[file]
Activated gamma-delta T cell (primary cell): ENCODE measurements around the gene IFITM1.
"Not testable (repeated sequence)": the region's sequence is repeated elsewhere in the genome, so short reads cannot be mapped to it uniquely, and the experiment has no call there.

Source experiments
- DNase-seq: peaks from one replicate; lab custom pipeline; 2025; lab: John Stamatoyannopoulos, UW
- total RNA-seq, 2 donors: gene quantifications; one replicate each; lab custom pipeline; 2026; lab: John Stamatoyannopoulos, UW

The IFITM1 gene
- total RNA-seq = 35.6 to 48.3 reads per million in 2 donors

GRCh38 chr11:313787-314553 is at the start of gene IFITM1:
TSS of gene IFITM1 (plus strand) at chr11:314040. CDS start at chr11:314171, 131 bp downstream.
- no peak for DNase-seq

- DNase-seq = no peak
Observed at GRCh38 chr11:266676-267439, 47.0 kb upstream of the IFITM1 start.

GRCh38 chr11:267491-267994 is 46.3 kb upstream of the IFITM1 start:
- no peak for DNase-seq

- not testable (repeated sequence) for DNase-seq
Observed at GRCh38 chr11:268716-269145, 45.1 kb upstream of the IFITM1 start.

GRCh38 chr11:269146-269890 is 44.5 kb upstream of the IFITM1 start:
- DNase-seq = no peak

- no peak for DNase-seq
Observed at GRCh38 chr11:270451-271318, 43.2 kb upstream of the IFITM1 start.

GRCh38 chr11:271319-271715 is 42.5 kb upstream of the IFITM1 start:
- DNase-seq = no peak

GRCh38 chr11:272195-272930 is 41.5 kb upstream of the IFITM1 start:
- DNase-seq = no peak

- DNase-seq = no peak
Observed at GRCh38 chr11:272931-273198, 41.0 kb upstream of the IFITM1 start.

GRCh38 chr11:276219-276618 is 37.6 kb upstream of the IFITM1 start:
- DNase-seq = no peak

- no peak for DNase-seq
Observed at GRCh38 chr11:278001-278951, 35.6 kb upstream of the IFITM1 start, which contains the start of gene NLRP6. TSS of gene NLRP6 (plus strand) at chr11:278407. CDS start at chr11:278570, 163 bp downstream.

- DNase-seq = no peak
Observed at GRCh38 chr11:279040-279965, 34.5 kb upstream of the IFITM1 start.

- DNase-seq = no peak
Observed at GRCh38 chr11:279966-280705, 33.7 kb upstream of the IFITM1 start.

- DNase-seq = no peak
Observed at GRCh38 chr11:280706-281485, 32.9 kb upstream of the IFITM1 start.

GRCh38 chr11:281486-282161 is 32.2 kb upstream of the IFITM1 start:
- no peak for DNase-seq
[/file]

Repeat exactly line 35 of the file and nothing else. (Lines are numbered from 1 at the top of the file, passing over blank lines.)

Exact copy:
- DNase-seq = no peak